Funny how things come to mind, after watching the Grand Prix it suddenly dawned on me that it was probably the first one I had ever watched from start to finish. It was also, or so I am told, one of the most exciting ones due to the constant overtaking and lack of the usual procession. I was also struck by the fact that only one car failed to finish, and even that was because of an error in the pit lane and not due to any mechanical failure.
Perhaps it is a general reflection of how far cars have come in terms of their reliability and durability. But it also begs the question why do we need to change our cars so regularly if they are lasting so much longer?
The change cycle if anything is getting shorter and not longer, there are so many viable options with virtually all car makers producing quality models which people actually want to buy and the models themselves are being upgraded and face-lifted on a more regular basis than perhaps at any time before.
Is this trend then a reflection of the society we now lie in, where there appears to be a constant need for quicker, bigger, more attractive and perhaps most notably “latest thing”.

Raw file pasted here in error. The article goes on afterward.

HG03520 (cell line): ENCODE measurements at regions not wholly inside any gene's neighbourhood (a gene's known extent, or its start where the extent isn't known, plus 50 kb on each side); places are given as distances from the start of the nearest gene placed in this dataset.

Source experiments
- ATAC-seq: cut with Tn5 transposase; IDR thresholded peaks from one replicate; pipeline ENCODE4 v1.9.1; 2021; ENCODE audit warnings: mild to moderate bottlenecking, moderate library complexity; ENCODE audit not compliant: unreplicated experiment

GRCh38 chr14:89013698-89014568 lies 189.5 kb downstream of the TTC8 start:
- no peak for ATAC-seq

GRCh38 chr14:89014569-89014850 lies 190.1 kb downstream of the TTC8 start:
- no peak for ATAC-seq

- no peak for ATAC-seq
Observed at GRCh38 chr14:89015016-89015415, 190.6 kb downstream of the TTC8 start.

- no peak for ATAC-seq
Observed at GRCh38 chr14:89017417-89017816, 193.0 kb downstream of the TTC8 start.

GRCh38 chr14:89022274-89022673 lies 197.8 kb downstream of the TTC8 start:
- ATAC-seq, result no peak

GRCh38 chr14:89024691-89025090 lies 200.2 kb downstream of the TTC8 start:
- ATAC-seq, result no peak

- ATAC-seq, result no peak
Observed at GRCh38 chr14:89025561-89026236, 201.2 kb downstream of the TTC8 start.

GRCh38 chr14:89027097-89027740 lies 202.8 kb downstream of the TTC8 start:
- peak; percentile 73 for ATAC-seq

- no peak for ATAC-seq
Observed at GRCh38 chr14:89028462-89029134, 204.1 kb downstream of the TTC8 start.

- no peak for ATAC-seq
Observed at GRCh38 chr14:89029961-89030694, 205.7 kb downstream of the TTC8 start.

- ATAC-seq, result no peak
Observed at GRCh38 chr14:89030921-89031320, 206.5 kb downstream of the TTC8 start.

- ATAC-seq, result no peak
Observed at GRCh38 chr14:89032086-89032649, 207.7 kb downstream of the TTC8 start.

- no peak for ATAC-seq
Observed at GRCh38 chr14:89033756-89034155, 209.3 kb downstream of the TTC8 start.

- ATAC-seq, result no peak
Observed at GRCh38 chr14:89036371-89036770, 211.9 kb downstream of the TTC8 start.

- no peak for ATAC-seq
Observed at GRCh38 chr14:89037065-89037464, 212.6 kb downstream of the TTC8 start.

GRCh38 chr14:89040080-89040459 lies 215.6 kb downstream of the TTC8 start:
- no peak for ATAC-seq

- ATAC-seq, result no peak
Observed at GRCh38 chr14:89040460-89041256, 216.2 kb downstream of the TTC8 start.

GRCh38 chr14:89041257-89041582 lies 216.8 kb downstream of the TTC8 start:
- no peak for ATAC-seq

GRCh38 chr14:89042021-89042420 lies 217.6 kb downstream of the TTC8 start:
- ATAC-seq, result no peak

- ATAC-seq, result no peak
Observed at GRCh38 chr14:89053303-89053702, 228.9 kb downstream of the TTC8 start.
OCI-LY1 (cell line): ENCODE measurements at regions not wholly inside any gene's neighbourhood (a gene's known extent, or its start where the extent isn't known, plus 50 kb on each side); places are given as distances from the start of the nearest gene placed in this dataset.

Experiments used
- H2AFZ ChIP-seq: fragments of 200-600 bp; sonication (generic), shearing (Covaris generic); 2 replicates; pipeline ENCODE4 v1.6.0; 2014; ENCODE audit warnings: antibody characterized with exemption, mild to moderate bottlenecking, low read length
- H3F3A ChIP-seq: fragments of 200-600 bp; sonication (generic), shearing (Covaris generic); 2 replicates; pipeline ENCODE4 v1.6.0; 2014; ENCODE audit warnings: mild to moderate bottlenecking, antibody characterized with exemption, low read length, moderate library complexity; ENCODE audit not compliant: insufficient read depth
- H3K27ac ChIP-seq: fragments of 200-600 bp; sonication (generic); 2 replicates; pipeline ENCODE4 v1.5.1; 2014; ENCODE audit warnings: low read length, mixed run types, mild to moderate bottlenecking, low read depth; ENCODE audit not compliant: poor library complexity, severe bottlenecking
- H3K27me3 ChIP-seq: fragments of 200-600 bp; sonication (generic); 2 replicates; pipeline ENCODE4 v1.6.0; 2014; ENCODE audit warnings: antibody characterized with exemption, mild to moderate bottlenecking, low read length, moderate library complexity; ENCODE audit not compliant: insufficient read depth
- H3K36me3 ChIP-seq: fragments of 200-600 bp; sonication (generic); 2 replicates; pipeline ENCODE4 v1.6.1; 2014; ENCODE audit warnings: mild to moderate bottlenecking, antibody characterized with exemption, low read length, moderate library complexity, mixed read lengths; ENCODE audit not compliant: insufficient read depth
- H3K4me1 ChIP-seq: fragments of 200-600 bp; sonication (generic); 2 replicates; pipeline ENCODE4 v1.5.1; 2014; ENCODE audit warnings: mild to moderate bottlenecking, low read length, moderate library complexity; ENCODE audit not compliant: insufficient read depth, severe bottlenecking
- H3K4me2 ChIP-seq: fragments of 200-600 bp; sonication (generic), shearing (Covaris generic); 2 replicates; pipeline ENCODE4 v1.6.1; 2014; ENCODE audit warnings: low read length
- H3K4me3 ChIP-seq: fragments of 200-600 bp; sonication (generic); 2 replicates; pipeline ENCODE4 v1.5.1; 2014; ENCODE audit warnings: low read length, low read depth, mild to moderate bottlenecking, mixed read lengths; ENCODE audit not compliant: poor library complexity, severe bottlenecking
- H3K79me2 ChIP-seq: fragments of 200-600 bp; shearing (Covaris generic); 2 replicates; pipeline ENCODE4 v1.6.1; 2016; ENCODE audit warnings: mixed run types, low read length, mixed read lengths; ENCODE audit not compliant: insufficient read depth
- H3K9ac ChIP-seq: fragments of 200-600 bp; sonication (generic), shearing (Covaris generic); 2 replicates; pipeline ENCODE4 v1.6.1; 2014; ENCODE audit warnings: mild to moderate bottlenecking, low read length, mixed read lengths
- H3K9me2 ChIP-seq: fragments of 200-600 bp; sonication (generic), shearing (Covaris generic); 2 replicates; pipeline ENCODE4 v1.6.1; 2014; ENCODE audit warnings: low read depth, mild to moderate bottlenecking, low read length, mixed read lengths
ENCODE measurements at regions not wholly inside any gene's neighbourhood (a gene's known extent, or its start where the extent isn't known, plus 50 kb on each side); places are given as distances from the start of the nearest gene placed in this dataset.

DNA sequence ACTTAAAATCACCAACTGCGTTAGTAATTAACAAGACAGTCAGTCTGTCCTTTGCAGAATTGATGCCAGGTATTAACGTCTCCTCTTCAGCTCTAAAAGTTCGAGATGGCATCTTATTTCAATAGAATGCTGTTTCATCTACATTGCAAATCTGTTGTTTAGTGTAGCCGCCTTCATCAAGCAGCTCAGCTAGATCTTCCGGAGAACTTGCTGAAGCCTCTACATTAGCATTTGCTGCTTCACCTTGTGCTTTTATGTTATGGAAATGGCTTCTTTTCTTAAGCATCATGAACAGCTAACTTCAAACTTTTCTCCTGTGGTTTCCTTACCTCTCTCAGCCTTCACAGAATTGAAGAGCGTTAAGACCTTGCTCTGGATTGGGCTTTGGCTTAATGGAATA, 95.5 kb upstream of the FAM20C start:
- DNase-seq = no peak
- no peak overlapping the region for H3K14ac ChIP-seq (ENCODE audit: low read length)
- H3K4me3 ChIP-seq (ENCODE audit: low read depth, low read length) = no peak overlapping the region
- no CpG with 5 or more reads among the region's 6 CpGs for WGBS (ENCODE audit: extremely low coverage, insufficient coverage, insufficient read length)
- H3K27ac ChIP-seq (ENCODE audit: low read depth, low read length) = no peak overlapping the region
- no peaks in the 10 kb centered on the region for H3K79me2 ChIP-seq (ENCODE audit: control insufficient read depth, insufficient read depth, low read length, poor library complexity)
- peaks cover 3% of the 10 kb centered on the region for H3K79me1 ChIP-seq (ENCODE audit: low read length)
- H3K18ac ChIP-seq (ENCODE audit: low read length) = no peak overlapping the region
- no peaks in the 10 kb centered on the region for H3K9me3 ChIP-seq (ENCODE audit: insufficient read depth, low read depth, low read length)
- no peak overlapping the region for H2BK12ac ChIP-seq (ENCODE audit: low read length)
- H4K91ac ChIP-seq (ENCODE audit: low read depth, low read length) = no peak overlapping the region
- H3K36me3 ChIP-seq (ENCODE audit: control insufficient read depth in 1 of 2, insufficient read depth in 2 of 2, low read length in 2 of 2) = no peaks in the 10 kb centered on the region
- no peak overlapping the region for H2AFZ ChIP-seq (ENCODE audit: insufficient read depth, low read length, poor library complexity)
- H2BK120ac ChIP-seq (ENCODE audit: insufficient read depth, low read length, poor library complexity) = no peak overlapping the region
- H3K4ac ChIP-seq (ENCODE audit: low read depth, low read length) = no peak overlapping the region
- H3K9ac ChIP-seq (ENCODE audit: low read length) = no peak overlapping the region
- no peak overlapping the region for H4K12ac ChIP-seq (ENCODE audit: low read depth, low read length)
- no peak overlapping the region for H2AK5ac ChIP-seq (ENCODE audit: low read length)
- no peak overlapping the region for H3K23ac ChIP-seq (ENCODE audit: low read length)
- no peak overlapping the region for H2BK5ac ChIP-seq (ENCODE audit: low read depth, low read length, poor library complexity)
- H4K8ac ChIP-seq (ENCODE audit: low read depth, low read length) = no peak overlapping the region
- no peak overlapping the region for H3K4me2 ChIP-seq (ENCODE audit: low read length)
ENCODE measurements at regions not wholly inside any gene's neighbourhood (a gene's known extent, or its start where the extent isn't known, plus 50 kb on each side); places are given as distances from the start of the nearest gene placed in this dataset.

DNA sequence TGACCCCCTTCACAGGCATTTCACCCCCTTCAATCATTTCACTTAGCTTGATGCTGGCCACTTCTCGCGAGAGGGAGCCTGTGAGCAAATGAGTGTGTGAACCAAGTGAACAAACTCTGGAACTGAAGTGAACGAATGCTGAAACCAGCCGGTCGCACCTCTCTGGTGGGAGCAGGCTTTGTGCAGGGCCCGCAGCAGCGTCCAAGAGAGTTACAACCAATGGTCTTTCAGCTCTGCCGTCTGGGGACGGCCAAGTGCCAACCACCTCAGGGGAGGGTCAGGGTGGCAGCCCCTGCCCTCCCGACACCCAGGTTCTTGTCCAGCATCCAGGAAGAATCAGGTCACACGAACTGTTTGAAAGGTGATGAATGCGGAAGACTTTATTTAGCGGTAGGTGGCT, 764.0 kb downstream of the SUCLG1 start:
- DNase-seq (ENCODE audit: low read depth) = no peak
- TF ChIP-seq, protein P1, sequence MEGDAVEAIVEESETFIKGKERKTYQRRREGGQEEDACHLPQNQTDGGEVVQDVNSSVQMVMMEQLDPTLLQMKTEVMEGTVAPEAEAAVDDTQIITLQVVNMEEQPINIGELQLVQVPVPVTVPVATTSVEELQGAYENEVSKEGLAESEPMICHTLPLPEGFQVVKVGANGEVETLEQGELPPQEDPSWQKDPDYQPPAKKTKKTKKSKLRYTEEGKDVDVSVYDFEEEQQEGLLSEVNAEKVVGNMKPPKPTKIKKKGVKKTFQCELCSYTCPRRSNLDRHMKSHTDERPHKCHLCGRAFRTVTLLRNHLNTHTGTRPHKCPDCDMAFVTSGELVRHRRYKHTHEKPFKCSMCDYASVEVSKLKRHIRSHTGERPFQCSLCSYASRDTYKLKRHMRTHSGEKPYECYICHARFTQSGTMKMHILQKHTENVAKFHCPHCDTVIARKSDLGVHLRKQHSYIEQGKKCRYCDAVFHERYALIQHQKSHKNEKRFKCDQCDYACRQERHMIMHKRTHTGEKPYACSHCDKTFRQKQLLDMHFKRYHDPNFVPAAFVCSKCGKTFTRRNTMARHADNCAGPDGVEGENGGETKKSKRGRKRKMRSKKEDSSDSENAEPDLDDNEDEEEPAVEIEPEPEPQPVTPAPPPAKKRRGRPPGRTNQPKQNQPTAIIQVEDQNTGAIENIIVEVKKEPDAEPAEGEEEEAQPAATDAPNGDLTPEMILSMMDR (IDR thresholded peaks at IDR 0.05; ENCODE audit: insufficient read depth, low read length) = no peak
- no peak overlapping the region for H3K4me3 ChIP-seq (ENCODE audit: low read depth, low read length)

The slick marketing campaigns and new technology make us feel that we should keep upgrading and the fact that a lot more motorists now ‘rent’ cars like our American cousins through PCP’s means that just because we don’t need to change we do simply because we can. The next generation of car buyers are far less likely to view cars as an asset to be meticulously cared for and tinkered with on a Sunday and much more likely to view them in the same way they view smart phones, constantly craving the next model and upgrading as soon as their contract allows them.
The ironic thing is that in the quest for manufacturers to produce the “next big thing” in terms of cars – and if we look at examples like MINI, Fiat 500, Qashqai, Tiguan, Audi r8 etc. – we are definitely buying cars with mass appeal. However you only need look at our top 10 iconic cars to wonder if many of the current batch are ever likely to make it on to that list. Time, I suppose, will probably be the judge of that one.
Happy trouble free motoring is on the cards until then I guess.